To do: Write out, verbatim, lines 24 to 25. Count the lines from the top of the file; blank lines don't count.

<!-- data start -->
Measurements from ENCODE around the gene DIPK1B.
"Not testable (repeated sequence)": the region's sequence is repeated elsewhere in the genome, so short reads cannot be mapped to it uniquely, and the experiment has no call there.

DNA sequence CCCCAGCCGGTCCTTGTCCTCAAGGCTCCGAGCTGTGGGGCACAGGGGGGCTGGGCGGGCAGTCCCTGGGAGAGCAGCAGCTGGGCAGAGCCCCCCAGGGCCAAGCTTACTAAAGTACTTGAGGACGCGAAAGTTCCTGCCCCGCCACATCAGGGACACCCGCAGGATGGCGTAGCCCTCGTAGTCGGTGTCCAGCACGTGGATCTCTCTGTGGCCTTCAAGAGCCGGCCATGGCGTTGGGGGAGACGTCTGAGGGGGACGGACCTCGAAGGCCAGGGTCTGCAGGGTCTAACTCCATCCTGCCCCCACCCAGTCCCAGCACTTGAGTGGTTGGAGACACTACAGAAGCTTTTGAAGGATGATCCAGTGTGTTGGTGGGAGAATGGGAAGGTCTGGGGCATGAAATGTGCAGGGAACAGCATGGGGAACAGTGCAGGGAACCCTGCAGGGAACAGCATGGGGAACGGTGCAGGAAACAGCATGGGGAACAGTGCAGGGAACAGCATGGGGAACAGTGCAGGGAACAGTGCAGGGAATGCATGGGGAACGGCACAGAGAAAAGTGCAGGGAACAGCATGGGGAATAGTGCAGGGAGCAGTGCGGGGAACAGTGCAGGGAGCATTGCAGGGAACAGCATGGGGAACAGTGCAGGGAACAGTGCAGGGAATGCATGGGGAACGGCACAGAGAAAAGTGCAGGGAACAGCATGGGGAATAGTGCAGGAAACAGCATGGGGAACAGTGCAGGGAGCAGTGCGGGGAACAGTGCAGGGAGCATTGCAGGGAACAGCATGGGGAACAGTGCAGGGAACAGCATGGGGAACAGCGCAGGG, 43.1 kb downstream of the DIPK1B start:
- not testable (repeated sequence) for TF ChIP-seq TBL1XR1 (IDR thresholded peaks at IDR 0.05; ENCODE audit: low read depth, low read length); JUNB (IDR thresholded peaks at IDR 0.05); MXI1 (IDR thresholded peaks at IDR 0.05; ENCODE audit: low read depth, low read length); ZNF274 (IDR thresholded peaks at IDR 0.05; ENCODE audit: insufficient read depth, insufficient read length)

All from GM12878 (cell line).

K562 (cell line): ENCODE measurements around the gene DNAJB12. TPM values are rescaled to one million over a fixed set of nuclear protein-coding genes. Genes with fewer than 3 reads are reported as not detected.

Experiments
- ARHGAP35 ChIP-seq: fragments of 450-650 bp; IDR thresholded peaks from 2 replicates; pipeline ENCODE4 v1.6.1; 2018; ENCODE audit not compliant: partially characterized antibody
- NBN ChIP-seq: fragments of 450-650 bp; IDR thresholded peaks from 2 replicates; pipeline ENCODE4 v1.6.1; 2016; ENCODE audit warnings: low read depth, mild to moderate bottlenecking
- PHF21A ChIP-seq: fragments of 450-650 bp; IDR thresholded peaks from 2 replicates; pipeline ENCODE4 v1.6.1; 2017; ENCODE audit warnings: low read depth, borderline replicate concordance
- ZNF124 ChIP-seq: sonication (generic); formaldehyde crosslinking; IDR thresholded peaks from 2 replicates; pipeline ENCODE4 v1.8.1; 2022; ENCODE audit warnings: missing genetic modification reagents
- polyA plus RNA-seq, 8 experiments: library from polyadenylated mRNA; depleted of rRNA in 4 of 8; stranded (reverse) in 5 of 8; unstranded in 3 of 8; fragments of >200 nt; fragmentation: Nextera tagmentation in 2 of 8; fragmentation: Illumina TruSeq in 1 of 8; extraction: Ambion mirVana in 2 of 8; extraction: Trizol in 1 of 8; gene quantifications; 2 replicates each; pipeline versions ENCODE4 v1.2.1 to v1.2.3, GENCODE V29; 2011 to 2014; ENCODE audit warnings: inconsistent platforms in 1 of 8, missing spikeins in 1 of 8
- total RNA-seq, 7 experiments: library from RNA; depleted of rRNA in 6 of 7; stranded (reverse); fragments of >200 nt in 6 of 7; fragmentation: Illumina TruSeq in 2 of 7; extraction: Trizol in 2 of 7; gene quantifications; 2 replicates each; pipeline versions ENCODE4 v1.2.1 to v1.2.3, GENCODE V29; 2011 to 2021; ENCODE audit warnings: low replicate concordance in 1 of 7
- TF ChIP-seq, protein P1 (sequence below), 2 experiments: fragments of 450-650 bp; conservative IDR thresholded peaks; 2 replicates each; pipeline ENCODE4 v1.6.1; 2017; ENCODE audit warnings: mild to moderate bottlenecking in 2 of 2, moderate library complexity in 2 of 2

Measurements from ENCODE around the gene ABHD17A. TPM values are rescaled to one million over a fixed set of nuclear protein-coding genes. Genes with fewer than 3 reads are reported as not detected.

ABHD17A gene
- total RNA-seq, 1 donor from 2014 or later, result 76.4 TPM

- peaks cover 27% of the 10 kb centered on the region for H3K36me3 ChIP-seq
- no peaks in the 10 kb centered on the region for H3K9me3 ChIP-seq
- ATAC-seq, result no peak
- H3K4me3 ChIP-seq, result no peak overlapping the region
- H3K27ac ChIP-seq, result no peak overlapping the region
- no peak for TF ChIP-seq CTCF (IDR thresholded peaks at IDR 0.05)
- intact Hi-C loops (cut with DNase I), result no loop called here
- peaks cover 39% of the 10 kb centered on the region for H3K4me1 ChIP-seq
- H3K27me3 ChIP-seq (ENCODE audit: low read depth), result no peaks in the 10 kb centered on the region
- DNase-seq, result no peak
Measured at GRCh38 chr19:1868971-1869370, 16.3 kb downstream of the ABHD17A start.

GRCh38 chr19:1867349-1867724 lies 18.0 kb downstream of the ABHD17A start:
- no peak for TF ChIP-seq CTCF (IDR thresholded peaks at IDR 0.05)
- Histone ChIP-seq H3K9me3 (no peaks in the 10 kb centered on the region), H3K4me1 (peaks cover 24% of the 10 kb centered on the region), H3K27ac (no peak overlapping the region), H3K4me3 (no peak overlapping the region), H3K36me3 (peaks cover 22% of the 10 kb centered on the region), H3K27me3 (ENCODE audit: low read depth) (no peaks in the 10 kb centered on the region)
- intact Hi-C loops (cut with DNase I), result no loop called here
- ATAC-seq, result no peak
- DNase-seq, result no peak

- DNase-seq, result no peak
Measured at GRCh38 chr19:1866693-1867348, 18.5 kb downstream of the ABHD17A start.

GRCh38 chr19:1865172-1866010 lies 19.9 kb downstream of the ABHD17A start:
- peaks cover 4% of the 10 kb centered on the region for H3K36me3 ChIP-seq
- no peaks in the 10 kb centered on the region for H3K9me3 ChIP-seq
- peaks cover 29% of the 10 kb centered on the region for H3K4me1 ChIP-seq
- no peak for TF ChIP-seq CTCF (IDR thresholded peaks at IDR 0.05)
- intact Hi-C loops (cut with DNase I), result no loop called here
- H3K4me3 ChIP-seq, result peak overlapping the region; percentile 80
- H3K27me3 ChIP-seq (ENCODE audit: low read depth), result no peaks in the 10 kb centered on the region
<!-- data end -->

- intact Hi-C loops (cut with DNase I), result no loop called here
- peaks cover 39% of the 10 kb centered on the region for H3K4me1 ChIP-seq